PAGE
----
SO I MARRIED AN AXE MURDERER
Reviewed June 28th, 2001 by David Nusair
When So I Married an Axe Murderer was released in 1993, it's reception was mixed (at best). But it seems to have gained a cult following in the years since. It's smart, funny, and consistently entertaining.
Mike Myers stars as Charlie McKenzie, a commitment fearing beat poet (apparently, this is his job because we never see him doing anything else) that finally falls in love with a woman named Harriet (Nancy Travis, before she completely disappeared). The two begin a courtship and seem happy enough - until, that is, Charlie discovers some odd coincedences connecting Harriet with an axe murderer.
So I Married an Axe Murderer, besides being a great showcase for Myers' ample talent, features a number of familiar faces in supporting roles. Anthony Lapaglia plays his cop buddy, while Alan Arkin plays Lapaglia's sensitive captain. Myers takes on another role in the guise of his father (the heartiest laughs come from this character's bizarre behaviour and unusual nickname for his other son) and accomplished actress Brenda Fricker plays Charlie's mom. Michael Richards, Phil Hartman, Steven Wright and Phil Hartman all pop up in cameo roles.
The movie begins to falter, though, in its final act, when the whole axe murdering thing takes over. The comedy level decreases dramatically, and So I Married an Axe Murderer turns into a thriller. But this a minor complaint for a very entertaining movie.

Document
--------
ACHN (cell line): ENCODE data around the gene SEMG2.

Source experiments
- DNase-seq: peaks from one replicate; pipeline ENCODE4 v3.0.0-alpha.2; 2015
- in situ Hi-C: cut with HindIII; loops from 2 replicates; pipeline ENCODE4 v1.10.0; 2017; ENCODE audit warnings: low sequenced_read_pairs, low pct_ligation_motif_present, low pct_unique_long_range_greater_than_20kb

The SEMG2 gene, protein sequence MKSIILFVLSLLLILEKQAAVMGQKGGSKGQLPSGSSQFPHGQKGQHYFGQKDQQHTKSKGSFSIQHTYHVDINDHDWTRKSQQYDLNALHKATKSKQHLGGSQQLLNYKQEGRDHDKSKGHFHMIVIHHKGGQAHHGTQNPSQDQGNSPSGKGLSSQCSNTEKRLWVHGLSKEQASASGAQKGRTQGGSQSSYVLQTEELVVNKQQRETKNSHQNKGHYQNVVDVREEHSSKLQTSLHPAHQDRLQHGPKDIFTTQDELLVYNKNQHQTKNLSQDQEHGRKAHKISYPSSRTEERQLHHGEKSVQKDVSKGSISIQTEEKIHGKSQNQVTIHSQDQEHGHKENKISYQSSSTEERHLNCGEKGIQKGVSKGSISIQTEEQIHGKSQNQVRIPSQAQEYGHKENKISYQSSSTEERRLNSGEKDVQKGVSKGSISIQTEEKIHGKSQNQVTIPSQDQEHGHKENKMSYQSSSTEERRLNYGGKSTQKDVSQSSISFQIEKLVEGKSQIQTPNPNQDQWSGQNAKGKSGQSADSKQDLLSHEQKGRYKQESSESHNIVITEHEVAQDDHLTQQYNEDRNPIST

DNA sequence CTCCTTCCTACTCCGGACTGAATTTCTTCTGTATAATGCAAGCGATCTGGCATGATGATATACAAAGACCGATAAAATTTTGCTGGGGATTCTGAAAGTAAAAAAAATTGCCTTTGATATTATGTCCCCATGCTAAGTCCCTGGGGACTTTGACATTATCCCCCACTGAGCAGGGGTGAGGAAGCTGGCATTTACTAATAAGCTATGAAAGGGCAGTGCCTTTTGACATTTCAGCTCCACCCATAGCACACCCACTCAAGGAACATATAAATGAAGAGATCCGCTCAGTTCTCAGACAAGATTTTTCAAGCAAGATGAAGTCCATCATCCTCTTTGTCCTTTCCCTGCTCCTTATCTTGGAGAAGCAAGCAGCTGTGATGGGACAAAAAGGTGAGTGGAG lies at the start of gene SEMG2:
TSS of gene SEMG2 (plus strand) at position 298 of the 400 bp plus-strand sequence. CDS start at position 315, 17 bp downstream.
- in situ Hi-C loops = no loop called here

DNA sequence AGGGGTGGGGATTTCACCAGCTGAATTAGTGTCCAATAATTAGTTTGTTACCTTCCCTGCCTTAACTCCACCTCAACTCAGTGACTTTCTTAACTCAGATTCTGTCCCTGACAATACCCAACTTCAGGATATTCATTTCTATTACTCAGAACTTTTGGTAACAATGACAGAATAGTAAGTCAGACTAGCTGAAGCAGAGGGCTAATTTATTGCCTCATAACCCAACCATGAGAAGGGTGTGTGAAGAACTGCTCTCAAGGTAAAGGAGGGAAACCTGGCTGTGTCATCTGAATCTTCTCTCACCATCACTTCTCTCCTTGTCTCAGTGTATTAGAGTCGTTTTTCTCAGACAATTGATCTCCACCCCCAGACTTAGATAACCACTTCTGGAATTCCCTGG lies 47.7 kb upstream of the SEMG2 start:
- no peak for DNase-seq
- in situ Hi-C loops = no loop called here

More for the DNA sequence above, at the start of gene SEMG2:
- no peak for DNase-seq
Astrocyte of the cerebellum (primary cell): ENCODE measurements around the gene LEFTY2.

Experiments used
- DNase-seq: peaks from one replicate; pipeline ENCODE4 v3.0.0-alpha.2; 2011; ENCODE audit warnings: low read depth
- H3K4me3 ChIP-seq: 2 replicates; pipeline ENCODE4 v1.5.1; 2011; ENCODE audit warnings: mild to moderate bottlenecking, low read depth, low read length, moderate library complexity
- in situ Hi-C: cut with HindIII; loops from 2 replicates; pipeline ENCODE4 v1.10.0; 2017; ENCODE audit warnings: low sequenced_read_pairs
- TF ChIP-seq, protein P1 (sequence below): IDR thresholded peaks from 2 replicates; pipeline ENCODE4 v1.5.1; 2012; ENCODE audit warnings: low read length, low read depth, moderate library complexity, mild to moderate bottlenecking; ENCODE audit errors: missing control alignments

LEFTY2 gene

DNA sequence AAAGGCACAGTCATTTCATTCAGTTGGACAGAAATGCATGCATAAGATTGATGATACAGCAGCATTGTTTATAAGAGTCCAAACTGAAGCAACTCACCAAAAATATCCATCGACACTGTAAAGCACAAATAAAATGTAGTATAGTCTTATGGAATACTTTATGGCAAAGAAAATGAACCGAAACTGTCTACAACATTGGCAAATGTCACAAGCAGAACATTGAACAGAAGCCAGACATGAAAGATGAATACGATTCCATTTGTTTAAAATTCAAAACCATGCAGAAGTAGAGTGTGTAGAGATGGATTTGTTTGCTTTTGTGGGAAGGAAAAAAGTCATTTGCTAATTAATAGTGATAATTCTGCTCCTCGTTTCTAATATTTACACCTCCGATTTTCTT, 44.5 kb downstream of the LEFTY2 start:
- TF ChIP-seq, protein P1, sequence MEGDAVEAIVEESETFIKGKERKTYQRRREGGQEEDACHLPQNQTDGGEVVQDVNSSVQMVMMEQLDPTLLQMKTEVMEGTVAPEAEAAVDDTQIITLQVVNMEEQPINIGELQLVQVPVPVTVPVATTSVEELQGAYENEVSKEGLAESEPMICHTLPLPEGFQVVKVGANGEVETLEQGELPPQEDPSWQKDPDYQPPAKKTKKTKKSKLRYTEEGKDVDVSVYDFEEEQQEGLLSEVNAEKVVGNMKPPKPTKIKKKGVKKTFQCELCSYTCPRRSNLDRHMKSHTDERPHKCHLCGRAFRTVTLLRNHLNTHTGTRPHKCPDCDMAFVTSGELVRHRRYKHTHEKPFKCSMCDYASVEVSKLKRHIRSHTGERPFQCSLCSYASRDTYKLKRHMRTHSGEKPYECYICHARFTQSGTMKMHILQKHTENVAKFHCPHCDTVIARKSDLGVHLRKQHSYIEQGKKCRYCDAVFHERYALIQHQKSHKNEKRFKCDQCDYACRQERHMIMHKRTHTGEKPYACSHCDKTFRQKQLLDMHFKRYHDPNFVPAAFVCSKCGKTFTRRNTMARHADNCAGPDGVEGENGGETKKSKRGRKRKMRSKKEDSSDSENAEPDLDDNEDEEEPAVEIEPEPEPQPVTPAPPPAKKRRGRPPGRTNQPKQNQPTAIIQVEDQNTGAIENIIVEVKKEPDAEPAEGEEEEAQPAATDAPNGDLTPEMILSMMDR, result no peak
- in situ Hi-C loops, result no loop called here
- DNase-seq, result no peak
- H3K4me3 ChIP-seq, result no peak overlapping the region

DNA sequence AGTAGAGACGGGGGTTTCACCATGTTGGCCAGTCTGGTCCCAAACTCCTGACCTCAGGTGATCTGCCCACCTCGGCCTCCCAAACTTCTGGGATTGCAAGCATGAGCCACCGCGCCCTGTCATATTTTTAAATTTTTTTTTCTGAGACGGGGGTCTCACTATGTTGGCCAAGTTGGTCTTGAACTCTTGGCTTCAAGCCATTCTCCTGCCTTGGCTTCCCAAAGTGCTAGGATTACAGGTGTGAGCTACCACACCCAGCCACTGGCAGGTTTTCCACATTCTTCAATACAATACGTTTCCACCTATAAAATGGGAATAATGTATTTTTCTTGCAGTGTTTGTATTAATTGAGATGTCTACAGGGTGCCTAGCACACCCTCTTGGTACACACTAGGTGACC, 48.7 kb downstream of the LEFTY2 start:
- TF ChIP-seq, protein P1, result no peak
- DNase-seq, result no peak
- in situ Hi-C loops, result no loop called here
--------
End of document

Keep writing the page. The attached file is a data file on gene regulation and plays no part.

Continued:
Audio: The film is presented in 2-channel Dolby Surround. This track falls under the heading of “gets the job done.” It's no great shakes, but it serves the movie well. There are also Spanish and Portuguese (!) tracks.
Video: Wow. For a film that wasn't exactly begging for a first rate video transfer, this is stunning. So I Married an Axe Murderer is presented in anamorphic widescreen (1.85:1) and it looks fantastic. The print is pristine and sharp. No complaints here. Oh, there's also a pan and scan version on the flipside, but really, who cares?
Extras: Sadly, this is where the disc falls behind. There are no real extras to speak of. Not even production notes (though to be fair, the DVD does come with a short booklet detailing the production, but this barely scratches the surface). A commentary with Myers would have been ideal here, especially considering how entertaining he was on both Austin Powers discs. A humorous teaser trailer is the only real extra here.
Conclusion: If you've never seen So I Married an Axe Murderer, and you're a fan of the Austin Powers series, you'd be well advised to check this out. This is a great presentation of a comedy classic.
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